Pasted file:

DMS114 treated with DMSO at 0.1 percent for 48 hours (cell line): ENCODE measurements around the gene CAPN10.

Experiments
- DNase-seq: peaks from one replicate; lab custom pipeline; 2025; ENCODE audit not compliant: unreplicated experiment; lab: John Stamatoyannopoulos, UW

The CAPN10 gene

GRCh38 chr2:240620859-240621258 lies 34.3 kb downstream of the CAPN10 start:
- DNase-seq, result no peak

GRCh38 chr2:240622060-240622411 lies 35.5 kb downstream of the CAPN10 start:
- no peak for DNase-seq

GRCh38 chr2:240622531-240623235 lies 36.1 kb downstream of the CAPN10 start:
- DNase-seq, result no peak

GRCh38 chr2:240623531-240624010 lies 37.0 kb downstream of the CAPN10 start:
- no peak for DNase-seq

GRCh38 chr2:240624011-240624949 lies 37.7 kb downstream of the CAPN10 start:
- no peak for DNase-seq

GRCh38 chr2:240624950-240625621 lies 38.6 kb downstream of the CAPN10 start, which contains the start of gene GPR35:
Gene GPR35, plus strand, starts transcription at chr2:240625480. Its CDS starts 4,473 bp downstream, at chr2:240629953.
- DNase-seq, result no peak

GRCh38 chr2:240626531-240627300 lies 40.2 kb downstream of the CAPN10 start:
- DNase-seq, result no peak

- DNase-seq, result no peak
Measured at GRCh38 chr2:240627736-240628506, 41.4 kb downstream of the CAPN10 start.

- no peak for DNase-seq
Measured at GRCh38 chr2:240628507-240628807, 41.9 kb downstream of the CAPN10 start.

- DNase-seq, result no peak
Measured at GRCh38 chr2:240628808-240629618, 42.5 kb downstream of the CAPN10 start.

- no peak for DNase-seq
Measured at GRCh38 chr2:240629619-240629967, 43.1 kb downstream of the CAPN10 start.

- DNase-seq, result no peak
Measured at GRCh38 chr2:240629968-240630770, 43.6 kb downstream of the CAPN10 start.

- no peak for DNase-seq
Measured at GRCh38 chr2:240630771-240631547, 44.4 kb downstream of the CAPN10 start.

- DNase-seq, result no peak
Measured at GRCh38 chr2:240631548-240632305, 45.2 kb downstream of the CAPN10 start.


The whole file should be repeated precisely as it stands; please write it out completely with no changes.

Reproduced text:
DMS114 treated with DMSO at 0.1 percent for 48 hours (cell line): ENCODE measurements around the gene CAPN10.

Experiments
- DNase-seq: peaks from one replicate; lab custom pipeline; 2025; ENCODE audit not compliant: unreplicated experiment; lab: John Stamatoyannopoulos, UW

The CAPN10 gene

GRCh38 chr2:240620859-240621258 lies 34.3 kb downstream of the CAPN10 start:
- DNase-seq, result no peak

GRCh38 chr2:240622060-240622411 lies 35.5 kb downstream of the CAPN10 start:
- no peak for DNase-seq

GRCh38 chr2:240622531-240623235 lies 36.1 kb downstream of the CAPN10 start:
- DNase-seq, result no peak

GRCh38 chr2:240623531-240624010 lies 37.0 kb downstream of the CAPN10 start:
- no peak for DNase-seq

GRCh38 chr2:240624011-240624949 lies 37.7 kb downstream of the CAPN10 start:
- no peak for DNase-seq

GRCh38 chr2:240624950-240625621 lies 38.6 kb downstream of the CAPN10 start, which contains the start of gene GPR35:
Gene GPR35, plus strand, starts transcription at chr2:240625480. Its CDS starts 4,473 bp downstream, at chr2:240629953.
- DNase-seq, result no peak

GRCh38 chr2:240626531-240627300 lies 40.2 kb downstream of the CAPN10 start:
- DNase-seq, result no peak

- DNase-seq, result no peak
Measured at GRCh38 chr2:240627736-240628506, 41.4 kb downstream of the CAPN10 start.

- no peak for DNase-seq
Measured at GRCh38 chr2:240628507-240628807, 41.9 kb downstream of the CAPN10 start.

- DNase-seq, result no peak
Measured at GRCh38 chr2:240628808-240629618, 42.5 kb downstream of the CAPN10 start.

- no peak for DNase-seq
Measured at GRCh38 chr2:240629619-240629967, 43.1 kb downstream of the CAPN10 start.

- DNase-seq, result no peak
Measured at GRCh38 chr2:240629968-240630770, 43.6 kb downstream of the CAPN10 start.

- no peak for DNase-seq
Measured at GRCh38 chr2:240630771-240631547, 44.4 kb downstream of the CAPN10 start.

- DNase-seq, result no peak
Measured at GRCh38 chr2:240631548-240632305, 45.2 kb downstream of the CAPN10 start.